The role that passwords play in securing an organization’s network is often underestimated and overlooked. Passwords provide the first line of defense against unauthorized access to your organization.
Weak passwords provide attackers with easy access to your computers and network, while strong passwords are considerably harder to crack, even with the password-cracking software that is available today. Password-cracking tools continue to improve, and the computers that are used to crack passwords are more powerful than ever. Password-cracking software uses one of three approaches: intelligent guessing, dictionary attacks, and brute-force automated attacks that try every possible combination of characters. Given enough time, the automated method can crack any password. However, strong passwords are much harder to crack than weak passwords. A secure computer has strong passwords for all user accounts.
A weak password
- Is no password at all
- Contains your user name, real name, or company name.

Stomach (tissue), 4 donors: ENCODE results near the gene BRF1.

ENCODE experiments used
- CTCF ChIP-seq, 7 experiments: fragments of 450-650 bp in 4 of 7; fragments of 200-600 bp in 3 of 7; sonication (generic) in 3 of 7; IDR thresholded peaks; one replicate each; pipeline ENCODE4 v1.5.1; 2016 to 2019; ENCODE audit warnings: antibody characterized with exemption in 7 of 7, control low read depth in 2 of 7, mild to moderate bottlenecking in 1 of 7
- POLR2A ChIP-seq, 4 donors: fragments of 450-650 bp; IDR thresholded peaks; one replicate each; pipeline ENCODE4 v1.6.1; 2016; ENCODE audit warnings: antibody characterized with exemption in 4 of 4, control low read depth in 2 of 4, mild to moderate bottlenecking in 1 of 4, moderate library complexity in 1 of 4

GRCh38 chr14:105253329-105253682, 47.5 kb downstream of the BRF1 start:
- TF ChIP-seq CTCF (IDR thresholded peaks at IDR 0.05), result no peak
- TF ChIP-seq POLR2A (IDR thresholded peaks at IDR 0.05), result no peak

- Contains a complete dictionary word. For example, Password is a weak password.
A strong password
- Is at least 8 characters long.
- Combines letters, numbers, and symbol characters within the password.
- Is not found in a dictionary.
- Is not the name of a command.
- Is not the name of a person.
- Is not the name of a user.
- Is not the name of a computer.
- Is changed regularly.
- Is significantly different from previous passwords.
Strong passwords are extremely important to prevent unauthorized access to your electronic accounts and devices. The Importance of Choosing Strong Passwords